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Reversing diabetes in monkeys

US researchers have developed a new way to reverse type 1 diabetes in monkeys, raising the possibility of a more effective cure for the condition.

Type 1 diabetes occurs when the pancreas either fails to produce, or produces very little insulin – the hormone that regulates blood sugar levels.

In the study, led by Massachusetts General Hospital (MGH), the team took key insulin-producing beta cells from the pancreas, in a non-diabetic monkey, and transplanted them into the omentum (the fatty tissue that surrounds the stomach and intestines) of monkeys with type 1 diabetes.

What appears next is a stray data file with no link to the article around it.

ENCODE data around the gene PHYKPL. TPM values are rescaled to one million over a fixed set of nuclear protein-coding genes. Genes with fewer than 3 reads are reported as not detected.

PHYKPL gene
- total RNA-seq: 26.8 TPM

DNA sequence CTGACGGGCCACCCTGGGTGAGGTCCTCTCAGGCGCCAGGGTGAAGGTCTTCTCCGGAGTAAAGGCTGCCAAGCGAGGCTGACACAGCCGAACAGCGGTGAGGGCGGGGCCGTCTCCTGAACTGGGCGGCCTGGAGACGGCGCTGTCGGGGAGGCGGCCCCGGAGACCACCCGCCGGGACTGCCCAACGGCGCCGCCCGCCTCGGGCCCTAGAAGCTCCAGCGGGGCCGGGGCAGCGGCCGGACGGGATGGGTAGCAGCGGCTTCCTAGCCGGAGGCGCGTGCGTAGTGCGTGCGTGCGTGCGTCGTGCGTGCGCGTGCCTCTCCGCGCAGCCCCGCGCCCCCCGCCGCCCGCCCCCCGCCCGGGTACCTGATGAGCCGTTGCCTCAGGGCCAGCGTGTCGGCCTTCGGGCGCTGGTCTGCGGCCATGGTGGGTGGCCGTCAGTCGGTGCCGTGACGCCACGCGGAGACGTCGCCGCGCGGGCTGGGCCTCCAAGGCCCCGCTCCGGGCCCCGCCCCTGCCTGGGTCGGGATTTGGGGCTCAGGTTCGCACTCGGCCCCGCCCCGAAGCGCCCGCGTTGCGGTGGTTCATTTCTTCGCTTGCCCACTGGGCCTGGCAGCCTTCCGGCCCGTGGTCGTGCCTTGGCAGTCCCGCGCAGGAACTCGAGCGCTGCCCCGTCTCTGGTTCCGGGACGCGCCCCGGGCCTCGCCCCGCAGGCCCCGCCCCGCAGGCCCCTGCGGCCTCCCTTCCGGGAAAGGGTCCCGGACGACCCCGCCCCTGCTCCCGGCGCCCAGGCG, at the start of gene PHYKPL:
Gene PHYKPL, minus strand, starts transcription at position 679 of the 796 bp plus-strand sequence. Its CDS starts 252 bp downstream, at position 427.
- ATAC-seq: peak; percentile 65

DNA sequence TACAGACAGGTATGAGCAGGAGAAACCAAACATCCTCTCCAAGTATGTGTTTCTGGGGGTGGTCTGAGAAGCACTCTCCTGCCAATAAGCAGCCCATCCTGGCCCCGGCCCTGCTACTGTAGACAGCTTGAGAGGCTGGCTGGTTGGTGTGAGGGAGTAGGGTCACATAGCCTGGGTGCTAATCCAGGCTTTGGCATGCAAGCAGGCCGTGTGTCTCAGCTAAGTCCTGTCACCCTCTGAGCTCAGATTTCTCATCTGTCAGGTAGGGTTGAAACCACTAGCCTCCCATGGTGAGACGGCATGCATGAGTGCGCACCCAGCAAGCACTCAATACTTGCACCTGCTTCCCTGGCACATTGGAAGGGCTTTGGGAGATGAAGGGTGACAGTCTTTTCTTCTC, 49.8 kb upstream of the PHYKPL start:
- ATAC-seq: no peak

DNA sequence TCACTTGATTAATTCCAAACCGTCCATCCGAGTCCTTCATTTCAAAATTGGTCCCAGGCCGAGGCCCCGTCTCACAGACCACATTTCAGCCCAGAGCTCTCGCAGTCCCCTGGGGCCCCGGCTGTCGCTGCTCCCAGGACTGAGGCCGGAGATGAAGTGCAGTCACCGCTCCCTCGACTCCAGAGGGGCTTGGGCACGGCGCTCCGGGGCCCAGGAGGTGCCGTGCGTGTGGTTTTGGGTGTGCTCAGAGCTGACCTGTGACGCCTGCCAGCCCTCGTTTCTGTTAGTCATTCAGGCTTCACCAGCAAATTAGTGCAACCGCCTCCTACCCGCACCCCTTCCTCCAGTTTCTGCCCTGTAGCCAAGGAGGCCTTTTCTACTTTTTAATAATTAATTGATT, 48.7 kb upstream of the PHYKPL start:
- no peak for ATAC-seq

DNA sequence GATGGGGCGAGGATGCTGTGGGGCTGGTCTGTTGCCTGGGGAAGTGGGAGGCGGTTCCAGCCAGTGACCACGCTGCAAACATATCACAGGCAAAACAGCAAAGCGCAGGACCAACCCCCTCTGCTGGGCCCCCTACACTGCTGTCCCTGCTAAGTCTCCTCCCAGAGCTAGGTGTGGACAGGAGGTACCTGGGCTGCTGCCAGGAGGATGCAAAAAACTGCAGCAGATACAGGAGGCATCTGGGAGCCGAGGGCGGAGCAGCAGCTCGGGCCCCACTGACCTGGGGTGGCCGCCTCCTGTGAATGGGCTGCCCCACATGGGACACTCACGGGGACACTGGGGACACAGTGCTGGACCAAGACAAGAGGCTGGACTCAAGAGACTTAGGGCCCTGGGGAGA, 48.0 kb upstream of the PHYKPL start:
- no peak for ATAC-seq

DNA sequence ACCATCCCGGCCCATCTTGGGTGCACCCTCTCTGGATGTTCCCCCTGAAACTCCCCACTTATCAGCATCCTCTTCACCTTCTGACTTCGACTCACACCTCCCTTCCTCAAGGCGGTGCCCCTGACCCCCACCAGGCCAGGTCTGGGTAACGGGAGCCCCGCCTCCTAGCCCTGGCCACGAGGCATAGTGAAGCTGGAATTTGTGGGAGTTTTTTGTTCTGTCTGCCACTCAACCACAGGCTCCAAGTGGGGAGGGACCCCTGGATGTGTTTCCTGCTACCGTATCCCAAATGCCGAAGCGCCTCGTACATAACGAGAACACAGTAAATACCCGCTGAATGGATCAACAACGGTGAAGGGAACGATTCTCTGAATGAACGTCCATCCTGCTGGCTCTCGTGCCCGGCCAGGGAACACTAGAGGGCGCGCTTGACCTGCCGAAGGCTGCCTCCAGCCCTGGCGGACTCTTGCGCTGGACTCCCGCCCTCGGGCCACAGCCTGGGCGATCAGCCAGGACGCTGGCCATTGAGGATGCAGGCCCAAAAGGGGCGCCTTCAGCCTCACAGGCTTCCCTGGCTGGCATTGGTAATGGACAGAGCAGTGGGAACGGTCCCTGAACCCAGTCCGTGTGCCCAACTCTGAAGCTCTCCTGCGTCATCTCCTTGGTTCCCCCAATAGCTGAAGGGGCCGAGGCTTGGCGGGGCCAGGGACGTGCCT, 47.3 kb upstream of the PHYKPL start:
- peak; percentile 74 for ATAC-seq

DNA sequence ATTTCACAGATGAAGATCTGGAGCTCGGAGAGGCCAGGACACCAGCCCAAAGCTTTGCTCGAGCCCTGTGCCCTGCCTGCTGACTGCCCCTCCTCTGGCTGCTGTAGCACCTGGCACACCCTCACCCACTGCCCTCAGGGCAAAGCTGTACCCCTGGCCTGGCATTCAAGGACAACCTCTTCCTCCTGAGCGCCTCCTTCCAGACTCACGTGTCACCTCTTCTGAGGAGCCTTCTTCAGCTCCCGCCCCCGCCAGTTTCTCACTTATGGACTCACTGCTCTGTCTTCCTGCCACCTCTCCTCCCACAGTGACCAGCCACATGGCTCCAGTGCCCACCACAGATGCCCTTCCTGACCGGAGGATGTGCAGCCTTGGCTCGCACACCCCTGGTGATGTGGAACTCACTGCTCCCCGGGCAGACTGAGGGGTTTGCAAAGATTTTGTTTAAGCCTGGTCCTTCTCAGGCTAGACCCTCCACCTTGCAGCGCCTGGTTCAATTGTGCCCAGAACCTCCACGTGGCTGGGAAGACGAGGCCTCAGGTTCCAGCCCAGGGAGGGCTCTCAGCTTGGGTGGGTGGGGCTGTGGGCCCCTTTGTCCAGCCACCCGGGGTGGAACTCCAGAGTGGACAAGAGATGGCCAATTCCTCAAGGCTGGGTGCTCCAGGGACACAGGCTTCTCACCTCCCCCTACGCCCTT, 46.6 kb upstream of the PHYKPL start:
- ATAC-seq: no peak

By doing this, the blood sugar levels of the diabetic monkeys went back to normal and the transplanted cells began to secrete insulin, effectively reversing the animals’ condition.

Current experimental methods transplant beta cells to the liver, but can result in up to half of the cells being lost.



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